A rotating roof-mounted lidar set can cost more than the car underneath it, but soon you’ll be able to get a less powerful—but still useful—unit for the price of a pair of shoes.
“The cost of of a lidar unit is coming down well under $100; one of the concepts I’m working with is a 2-by-8 array—16 photodiodes, with a range of 30 meters,” says Rajeev Thakur, a marketing manager for Osram Opto Semiconductors. The array is wider than it is high because horizontal resolution is what matters most for the intended application: avoiding a forward collision.
It’s a narrow application, one that at first will work well only in slow traffic. It can’t begin to let your car driver itself. But because new regulatory policies in Europe will grade new cars on this feature by 2018, this small array could find a big market.
Osram makes the laser and photoreceptor components from indium gallium arsenide semiconductors. Its partner, the startup Phantom Intelligence, has integrated them into the lidar set, which is about the size of a business card. The entire package is larger, but it can fit on the inside of the windshield, just behind the rear-view mirror.
The little array neither scans mechanically, like a roof-mounted tower, nor electronically, like the experimental setup DARPA unveiled last week. It just bounces infrared light off objects in front and notes the distance and the rate of change in distance.
“With this lidar unit I’m blasting out infrared with one single laser, and I can have an array of photodiodes much more cheaply made than an array of [radar] antennas with fine resolution,” Thakur says.
The laser peaks at a hefty 75 watts, but in 30-nanosecond pulses that together take up just 0.5 percent of transmission time, making the beam safe for the eyes of passersby.
Osram and Phantom Intelligence are talking with potential customers about putting the unit in headlamps to save power. Headlamps are designed to let light through, while windshields carry special coatings to keep certain frequencies—like those in the infrared spectrum—out. True, dirt would tend to accumulate on the headlamp, but that problem can be solved, Thakur says.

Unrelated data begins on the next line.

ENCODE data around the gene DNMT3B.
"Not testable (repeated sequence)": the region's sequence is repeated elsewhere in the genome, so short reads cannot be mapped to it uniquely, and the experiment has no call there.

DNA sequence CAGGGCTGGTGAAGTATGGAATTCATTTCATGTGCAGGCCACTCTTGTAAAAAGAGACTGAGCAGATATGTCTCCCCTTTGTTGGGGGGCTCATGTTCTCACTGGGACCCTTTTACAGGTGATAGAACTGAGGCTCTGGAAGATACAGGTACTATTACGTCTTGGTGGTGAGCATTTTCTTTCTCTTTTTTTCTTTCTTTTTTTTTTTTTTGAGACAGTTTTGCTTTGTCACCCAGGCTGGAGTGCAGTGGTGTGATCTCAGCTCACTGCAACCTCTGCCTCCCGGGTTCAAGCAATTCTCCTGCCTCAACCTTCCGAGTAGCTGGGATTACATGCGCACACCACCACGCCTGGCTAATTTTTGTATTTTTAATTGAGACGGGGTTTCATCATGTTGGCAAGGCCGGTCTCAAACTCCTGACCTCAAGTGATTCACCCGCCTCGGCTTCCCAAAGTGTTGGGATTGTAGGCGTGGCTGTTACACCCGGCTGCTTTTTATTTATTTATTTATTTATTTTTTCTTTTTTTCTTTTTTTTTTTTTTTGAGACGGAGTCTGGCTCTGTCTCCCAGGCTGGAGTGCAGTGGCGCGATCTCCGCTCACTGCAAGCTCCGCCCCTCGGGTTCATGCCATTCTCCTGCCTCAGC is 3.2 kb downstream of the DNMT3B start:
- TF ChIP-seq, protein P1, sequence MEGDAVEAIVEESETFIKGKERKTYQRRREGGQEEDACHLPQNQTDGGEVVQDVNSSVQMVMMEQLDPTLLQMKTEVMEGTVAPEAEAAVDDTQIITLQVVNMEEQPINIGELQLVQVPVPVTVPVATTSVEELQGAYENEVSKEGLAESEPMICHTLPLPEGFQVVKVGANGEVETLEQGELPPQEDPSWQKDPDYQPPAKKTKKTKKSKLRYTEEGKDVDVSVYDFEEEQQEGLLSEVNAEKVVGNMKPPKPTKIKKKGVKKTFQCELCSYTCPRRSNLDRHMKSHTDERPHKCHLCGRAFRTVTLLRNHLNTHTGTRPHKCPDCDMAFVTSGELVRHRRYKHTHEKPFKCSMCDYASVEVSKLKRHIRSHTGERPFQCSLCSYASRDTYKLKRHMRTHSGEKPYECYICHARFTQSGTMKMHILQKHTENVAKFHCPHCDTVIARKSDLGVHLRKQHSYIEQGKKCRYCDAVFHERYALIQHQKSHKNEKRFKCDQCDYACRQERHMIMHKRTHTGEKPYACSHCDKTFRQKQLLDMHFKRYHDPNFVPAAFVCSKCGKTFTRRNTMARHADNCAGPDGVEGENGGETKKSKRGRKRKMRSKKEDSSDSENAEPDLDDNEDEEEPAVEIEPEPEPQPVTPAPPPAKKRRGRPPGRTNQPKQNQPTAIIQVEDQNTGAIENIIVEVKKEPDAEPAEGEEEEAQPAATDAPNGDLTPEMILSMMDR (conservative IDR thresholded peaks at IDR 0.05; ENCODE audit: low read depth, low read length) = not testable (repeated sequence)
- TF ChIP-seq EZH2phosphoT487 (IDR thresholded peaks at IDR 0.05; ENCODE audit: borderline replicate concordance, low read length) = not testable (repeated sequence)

Other companies, like Ibeo and TriLumina, are also pursuing the market for cheap automotive lidar. Reason: it’s about to become a mass-market product. In 2018 European safety regulators will start grading new cars on how well they can avoid colliding with a car just ahead of them in slow-moving traffic—precisely the kind that most tends to lull drivers into inattentiveness. Alhough no minimum grade will be mandatory, a good grade will constitute a big marketing incentive. Active-safety devices sell themselves, at least when the price is right.
The U.S. regulator, NHTSA, is reportedly working on a slightly more ambitious grading system for 2019, Thakur says. “They’re also looking for things like cross-traffic alerts,” he says. “You might need to combine sensors like lidar and radar.” Europe has even tougher targets on its industry road map for the year 2020, like recognizing children on the sidewalk as well as pedestrians on the roadway.
Electronic beam-scanning strategies that mimic those of rooftop rotators will come eventually. But the auto industry, famous for its long product development cycles, needs something simple to tide it over in the meantime. That way, the best won’t be the enemy of the good.
Philip E. Ross is a senior editor at IEEE Spectrum. His interests include transportation, energy storage, AI, and the economic aspects of technology. He has a master's degree in international affairs from Columbia University and another, in journalism, from the University of Michigan.